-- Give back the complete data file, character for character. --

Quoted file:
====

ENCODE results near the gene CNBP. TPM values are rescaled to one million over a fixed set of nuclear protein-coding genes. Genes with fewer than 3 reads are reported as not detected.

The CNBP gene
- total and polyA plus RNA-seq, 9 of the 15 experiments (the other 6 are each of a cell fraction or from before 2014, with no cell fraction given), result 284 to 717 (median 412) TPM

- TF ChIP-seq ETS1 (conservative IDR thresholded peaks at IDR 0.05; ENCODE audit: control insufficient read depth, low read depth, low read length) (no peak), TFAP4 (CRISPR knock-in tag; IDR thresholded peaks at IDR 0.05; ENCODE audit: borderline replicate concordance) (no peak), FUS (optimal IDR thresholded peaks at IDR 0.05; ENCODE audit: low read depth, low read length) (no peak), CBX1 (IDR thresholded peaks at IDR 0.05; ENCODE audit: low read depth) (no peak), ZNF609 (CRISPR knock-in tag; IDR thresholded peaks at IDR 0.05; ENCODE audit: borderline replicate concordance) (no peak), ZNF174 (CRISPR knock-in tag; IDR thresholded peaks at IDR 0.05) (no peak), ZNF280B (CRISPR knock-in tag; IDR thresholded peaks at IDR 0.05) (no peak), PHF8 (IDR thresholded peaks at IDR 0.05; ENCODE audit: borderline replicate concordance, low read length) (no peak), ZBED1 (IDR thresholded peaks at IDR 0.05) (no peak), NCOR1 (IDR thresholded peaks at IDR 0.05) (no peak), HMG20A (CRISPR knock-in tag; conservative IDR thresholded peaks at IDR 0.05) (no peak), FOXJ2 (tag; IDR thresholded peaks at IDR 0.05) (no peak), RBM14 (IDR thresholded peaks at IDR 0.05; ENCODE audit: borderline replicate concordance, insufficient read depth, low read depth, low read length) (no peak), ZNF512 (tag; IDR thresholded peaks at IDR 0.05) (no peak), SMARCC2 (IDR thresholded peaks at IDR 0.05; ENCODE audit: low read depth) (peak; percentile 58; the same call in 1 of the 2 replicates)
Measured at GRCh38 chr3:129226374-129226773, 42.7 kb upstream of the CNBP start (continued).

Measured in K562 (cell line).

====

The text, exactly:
ENCODE results near the gene CNBP. TPM values are rescaled to one million over a fixed set of nuclear protein-coding genes. Genes with fewer than 3 reads are reported as not detected.

The CNBP gene
- total and polyA plus RNA-seq, 9 of the 15 experiments (the other 6 are each of a cell fraction or from before 2014, with no cell fraction given), result 284 to 717 (median 412) TPM

- TF ChIP-seq ETS1 (conservative IDR thresholded peaks at IDR 0.05; ENCODE audit: control insufficient read depth, low read depth, low read length) (no peak), TFAP4 (CRISPR knock-in tag; IDR thresholded peaks at IDR 0.05; ENCODE audit: borderline replicate concordance) (no peak), FUS (optimal IDR thresholded peaks at IDR 0.05; ENCODE audit: low read depth, low read length) (no peak), CBX1 (IDR thresholded peaks at IDR 0.05; ENCODE audit: low read depth) (no peak), ZNF609 (CRISPR knock-in tag; IDR thresholded peaks at IDR 0.05; ENCODE audit: borderline replicate concordance) (no peak), ZNF174 (CRISPR knock-in tag; IDR thresholded peaks at IDR 0.05) (no peak), ZNF280B (CRISPR knock-in tag; IDR thresholded peaks at IDR 0.05) (no peak), PHF8 (IDR thresholded peaks at IDR 0.05; ENCODE audit: borderline replicate concordance, low read length) (no peak), ZBED1 (IDR thresholded peaks at IDR 0.05) (no peak), NCOR1 (IDR thresholded peaks at IDR 0.05) (no peak), HMG20A (CRISPR knock-in tag; conservative IDR thresholded peaks at IDR 0.05) (no peak), FOXJ2 (tag; IDR thresholded peaks at IDR 0.05) (no peak), RBM14 (IDR thresholded peaks at IDR 0.05; ENCODE audit: borderline replicate concordance, insufficient read depth, low read depth, low read length) (no peak), ZNF512 (tag; IDR thresholded peaks at IDR 0.05) (no peak), SMARCC2 (IDR thresholded peaks at IDR 0.05; ENCODE audit: low read depth) (peak; percentile 58; the same call in 1 of the 2 replicates)
Measured at GRCh38 chr3:129226374-129226773, 42.7 kb upstream of the CNBP start (continued).

Measured in K562 (cell line).